By December JG Ndhlovu ( email@example.com )
Orpen RDP Village is a residential area in the rural outskirts of Acornhoek, in the Sand sub-catchment area close to the Orpen Gate of the Kruger National Park. This residential area is very poor with a high unemployment rate, comprised of mostly women who are dependent on monthly child grants from the government’s Social Development Department. This village was established around 1999 and falls under Bushbuckridge Local Municipality (BLM). This low cost housing is built by the government for the poor who cannot afford to build for themselves. This program is called Reconstruction and Development Program (RDP), hence the name RDP village.
Today I’m featuring this village in an effort to understand the current water crisis happening in Bushbuckridge, whether it is totally caused by Climate Change and Global Warming or is something deeper than just this current climate crisis that the world is facing. This is to be able to conclude whether this water crisis in Bushbuckridge is just another version that could be likened to the Eskom situation where the government is using trivial reasons to justify the power failures instead of telling us the truth. Climate change or unusual weather behaviour is what both entities use to justify their failure to provide water in Bushbuckridge and strangely Eskom also tried to shift the blame to the wet weather for the unusual load shedding schedules.
I fully understand the impact of climate change and global warming that has been prevalent in the last few years. I also understand that since 2016, we have had drought in Bushbuckridge and the Injaka Dam is at its lowest levels since establishment. But I doubt if the situation is entirely caused by climate change. The reason I’m saying this is because there are villages in Bushbuckridge that have had water supply problems since they were established, long before the issue of climate change and global warming. Villages like MP Stream, Orpen RDP, Lillydale, Oakley, Soweto and many more have had water supply challenges before the era of climate change. These villages have potable water supply challenges, some since 2007, when climate change was still more of a possibility than what it is today.
The Orpen RDP village started having water supply problems in 2007 when taps stopped having running water, and the problem has persisted to date. Unbelievably this area is facing tap water shortages on an almost daily basis. In fact, people here get water sometimes once in two weeks, and they can also stay without water for as long as a month. Mostly whenever they have water it is only available during the night, like from 12 midnight and it would be finished by 5am, meaning that women have to check for water during the night. Strangely when they confront the local municipality about the problem, the municipality would say that Injaka Dam levels are critically low; that is why they don’t have a constant water supply. We know this is not true as there is no way that Injaka Dam has been critically low since 2007.
I personally spoke to some people from the municipality trying to understand the reasons for this area not having tap water for such a long time. The response from the municipality is that it does not know of such problems that exist in the area and they ultimately promised to check and fix the situation. Interestingly when asked about the current water crisis that they are facing, BLM had a variety of vague reasons to justify the shortage. They said that the shortage was because of low water levels in the Injaka Dam, and that was when the levels where at 49%; climate change is always the main culprit to blame. The other reason was main pipes bursting in different areas because of “pressure” caused by load shedding and they also said that this damages the pump system which is difficult and expensive to repair.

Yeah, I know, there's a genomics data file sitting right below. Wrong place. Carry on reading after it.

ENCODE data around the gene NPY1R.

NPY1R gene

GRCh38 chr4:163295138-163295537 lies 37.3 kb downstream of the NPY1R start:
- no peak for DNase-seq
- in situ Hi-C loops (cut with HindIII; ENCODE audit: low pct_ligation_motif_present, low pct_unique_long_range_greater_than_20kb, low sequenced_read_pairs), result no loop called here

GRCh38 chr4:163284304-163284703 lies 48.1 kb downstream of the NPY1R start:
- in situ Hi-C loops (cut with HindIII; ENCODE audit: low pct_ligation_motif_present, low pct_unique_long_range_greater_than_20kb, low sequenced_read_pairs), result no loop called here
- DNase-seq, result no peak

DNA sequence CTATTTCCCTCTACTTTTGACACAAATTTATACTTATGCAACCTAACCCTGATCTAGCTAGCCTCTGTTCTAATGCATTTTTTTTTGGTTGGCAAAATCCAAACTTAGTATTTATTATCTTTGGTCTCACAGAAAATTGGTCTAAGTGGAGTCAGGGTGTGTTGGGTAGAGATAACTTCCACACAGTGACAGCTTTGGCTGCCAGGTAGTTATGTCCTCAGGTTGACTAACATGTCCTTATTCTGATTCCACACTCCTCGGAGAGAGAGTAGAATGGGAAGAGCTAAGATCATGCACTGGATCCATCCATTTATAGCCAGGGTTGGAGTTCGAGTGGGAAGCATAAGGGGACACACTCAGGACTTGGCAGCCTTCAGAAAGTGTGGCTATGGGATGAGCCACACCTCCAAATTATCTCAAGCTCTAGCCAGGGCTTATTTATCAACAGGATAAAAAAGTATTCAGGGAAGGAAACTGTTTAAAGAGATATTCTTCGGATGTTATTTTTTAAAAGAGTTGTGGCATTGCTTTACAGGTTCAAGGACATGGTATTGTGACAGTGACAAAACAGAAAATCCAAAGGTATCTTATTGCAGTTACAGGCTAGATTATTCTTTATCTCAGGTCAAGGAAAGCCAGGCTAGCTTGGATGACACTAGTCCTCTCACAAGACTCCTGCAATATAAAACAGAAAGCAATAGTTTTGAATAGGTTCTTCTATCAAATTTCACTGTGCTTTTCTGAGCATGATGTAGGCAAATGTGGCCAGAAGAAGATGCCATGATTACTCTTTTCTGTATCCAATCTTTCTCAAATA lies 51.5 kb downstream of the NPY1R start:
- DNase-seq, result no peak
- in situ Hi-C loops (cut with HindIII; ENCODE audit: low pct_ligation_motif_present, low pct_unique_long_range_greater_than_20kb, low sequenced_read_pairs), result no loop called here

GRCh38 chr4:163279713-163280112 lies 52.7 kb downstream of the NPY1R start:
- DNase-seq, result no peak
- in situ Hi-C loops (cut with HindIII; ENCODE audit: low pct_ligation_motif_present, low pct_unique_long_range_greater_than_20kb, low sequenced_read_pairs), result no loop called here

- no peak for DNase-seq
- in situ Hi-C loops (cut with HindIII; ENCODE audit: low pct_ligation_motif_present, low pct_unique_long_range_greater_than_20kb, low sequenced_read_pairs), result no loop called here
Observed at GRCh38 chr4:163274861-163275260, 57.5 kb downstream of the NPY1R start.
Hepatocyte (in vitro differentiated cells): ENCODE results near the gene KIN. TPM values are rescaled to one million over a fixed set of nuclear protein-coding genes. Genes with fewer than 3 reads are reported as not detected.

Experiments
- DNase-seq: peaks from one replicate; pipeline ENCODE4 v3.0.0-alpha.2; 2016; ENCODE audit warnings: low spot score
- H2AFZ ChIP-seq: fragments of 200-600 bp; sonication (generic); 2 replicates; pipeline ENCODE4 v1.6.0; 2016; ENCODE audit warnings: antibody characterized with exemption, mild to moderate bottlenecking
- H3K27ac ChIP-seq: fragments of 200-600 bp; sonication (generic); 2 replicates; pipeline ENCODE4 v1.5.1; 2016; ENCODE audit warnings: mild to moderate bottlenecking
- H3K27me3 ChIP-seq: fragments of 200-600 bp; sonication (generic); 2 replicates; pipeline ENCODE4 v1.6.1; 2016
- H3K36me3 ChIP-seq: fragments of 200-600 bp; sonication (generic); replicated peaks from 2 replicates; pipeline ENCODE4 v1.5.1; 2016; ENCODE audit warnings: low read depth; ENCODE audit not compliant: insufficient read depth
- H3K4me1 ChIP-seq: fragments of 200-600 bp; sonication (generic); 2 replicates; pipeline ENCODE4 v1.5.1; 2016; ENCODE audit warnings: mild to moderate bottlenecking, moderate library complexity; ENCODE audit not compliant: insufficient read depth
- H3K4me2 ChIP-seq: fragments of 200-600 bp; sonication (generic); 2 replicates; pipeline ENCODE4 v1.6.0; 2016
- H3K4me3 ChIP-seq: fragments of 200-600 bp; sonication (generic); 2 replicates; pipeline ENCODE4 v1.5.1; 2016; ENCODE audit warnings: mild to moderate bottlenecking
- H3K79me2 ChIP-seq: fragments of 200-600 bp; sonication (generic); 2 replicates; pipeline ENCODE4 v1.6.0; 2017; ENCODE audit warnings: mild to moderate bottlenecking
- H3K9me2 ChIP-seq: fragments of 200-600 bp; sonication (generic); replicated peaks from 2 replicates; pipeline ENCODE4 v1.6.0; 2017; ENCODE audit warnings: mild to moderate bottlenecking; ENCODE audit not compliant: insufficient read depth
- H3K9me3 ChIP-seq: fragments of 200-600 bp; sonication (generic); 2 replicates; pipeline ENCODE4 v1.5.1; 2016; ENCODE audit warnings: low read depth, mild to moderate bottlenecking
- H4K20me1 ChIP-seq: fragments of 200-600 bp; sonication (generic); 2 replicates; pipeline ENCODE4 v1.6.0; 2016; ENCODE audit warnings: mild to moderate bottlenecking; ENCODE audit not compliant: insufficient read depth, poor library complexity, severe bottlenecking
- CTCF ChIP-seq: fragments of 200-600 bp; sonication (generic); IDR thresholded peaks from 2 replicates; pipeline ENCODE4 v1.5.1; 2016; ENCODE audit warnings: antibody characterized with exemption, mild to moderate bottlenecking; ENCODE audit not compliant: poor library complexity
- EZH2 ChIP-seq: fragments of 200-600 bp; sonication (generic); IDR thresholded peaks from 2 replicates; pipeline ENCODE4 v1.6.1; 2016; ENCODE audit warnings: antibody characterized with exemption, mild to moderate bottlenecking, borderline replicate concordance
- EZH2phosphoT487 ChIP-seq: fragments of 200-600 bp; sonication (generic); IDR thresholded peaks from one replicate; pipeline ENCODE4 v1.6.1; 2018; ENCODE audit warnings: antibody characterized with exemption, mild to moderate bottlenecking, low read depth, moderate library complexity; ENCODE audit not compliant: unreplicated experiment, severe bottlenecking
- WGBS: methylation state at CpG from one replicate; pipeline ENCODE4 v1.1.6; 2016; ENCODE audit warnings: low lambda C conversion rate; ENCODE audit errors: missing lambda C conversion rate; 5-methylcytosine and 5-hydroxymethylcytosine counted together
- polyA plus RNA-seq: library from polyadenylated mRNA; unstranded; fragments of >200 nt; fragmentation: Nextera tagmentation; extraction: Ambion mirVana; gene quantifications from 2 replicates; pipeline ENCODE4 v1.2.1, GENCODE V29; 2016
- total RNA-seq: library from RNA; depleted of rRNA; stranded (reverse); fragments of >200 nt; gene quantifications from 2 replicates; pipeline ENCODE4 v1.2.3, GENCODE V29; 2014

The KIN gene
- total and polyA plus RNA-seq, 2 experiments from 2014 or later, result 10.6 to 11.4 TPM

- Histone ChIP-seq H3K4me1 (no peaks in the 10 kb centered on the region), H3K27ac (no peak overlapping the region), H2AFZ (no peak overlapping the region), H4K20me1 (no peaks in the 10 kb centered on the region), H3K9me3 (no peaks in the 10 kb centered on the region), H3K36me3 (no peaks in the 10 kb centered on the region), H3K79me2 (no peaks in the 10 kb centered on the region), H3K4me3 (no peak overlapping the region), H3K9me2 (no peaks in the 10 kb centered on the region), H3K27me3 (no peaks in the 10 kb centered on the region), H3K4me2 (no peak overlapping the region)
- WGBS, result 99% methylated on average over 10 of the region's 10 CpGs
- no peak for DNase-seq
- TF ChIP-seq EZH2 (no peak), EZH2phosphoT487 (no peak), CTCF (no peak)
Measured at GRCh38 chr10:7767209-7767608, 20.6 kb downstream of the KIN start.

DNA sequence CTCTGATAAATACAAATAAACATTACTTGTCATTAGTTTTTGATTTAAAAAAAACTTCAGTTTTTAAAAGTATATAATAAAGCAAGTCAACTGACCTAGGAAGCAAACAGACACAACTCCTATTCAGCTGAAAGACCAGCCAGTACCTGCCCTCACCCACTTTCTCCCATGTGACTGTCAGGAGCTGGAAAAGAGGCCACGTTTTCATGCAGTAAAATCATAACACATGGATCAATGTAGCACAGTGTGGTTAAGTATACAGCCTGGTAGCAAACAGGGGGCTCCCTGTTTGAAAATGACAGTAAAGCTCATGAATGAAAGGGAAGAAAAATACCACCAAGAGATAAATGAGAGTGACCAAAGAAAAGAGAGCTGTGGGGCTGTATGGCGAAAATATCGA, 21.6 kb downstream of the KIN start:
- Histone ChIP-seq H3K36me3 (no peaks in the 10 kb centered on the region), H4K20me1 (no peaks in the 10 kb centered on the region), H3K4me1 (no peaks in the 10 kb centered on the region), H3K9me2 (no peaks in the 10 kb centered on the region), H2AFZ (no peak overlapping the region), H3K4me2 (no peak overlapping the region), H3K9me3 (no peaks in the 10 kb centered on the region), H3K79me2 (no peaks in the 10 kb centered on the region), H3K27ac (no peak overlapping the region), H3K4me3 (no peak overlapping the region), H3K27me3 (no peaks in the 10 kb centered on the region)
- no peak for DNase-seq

Permaculture Explorers: Women from Orpen-Gate RDP village in Acornhoek learning permaculture farming skills
Permaculture Explorers is a group of 19 women from RDP village. These women are currently being trained by an organization called Zingela Ulwazi, to be small scale permaculture farmers and business owners. It is therefore through my engagement with this group that I came to understand the plight of this village. They have experienced tap water shortage since 2007 and that is about 12 years of constant water shortage in the remote village which is close the Kruger National Park’s Orpen Gate. Speaking to these women about their water shortage situation is very depressing and disheartening. They actually survive by getting water from a pipe to Tintswalo Hospital which was accidentally discovered by one woman that was ploughing her fields. Now this pipe, although with extremely low pressure, is the only source of water in this village and women queue for many hours to fill containers. The dry conditions and the high temperatures in this part of Bushbuckridge make it difficult for the Permaculture Explorers because the heat affects their vegetables if they don’t have water to irrigate them.
I will explore more of what is happening in this area in Part 2 of my investigation.
These are the Permaculture Explorers tilling extremely dry soil in the Orpen RDP village